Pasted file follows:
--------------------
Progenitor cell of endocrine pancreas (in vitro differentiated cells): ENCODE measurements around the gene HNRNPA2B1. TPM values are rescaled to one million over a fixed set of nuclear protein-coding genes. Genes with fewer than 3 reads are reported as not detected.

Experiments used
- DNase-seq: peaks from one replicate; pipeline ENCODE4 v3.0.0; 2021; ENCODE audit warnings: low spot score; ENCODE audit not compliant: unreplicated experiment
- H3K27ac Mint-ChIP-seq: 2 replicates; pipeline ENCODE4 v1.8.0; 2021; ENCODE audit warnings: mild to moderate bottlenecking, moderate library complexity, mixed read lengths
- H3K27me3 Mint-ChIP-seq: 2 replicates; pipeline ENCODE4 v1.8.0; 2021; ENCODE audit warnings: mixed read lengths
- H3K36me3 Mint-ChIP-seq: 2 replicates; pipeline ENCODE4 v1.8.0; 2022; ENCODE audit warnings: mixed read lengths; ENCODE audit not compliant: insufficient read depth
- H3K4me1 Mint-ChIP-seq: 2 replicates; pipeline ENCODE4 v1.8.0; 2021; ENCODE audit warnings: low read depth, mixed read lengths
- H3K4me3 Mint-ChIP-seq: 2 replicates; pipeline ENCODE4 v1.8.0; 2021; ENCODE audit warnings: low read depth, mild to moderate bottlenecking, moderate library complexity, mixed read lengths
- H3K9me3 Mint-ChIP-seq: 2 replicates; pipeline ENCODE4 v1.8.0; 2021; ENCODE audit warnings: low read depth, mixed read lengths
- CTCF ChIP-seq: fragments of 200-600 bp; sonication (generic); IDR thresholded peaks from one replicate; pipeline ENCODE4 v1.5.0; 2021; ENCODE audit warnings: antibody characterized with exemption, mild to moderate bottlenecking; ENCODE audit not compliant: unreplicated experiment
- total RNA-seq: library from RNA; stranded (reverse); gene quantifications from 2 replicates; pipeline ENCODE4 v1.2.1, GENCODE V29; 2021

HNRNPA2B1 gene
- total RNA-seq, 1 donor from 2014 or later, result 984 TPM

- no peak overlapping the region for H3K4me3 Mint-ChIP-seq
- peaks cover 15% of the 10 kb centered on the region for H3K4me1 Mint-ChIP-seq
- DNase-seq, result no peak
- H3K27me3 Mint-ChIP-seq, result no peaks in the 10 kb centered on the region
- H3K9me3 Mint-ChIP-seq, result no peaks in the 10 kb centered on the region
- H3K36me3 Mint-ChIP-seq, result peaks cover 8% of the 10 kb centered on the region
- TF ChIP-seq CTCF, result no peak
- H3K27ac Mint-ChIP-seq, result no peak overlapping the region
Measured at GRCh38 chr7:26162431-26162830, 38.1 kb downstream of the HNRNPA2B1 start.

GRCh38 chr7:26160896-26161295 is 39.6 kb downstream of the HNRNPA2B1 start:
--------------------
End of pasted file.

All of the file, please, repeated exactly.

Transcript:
Progenitor cell of endocrine pancreas (in vitro differentiated cells): ENCODE measurements around the gene HNRNPA2B1. TPM values are rescaled to one million over a fixed set of nuclear protein-coding genes. Genes with fewer than 3 reads are reported as not detected.

Experiments used
- DNase-seq: peaks from one replicate; pipeline ENCODE4 v3.0.0; 2021; ENCODE audit warnings: low spot score; ENCODE audit not compliant: unreplicated experiment
- H3K27ac Mint-ChIP-seq: 2 replicates; pipeline ENCODE4 v1.8.0; 2021; ENCODE audit warnings: mild to moderate bottlenecking, moderate library complexity, mixed read lengths
- H3K27me3 Mint-ChIP-seq: 2 replicates; pipeline ENCODE4 v1.8.0; 2021; ENCODE audit warnings: mixed read lengths
- H3K36me3 Mint-ChIP-seq: 2 replicates; pipeline ENCODE4 v1.8.0; 2022; ENCODE audit warnings: mixed read lengths; ENCODE audit not compliant: insufficient read depth
- H3K4me1 Mint-ChIP-seq: 2 replicates; pipeline ENCODE4 v1.8.0; 2021; ENCODE audit warnings: low read depth, mixed read lengths
- H3K4me3 Mint-ChIP-seq: 2 replicates; pipeline ENCODE4 v1.8.0; 2021; ENCODE audit warnings: low read depth, mild to moderate bottlenecking, moderate library complexity, mixed read lengths
- H3K9me3 Mint-ChIP-seq: 2 replicates; pipeline ENCODE4 v1.8.0; 2021; ENCODE audit warnings: low read depth, mixed read lengths
- CTCF ChIP-seq: fragments of 200-600 bp; sonication (generic); IDR thresholded peaks from one replicate; pipeline ENCODE4 v1.5.0; 2021; ENCODE audit warnings: antibody characterized with exemption, mild to moderate bottlenecking; ENCODE audit not compliant: unreplicated experiment
- total RNA-seq: library from RNA; stranded (reverse); gene quantifications from 2 replicates; pipeline ENCODE4 v1.2.1, GENCODE V29; 2021

HNRNPA2B1 gene
- total RNA-seq, 1 donor from 2014 or later, result 984 TPM

- no peak overlapping the region for H3K4me3 Mint-ChIP-seq
- peaks cover 15% of the 10 kb centered on the region for H3K4me1 Mint-ChIP-seq
- DNase-seq, result no peak
- H3K27me3 Mint-ChIP-seq, result no peaks in the 10 kb centered on the region
- H3K9me3 Mint-ChIP-seq, result no peaks in the 10 kb centered on the region
- H3K36me3 Mint-ChIP-seq, result peaks cover 8% of the 10 kb centered on the region
- TF ChIP-seq CTCF, result no peak
- H3K27ac Mint-ChIP-seq, result no peak overlapping the region
Measured at GRCh38 chr7:26162431-26162830, 38.1 kb downstream of the HNRNPA2B1 start.

GRCh38 chr7:26160896-26161295 is 39.6 kb downstream of the HNRNPA2B1 start: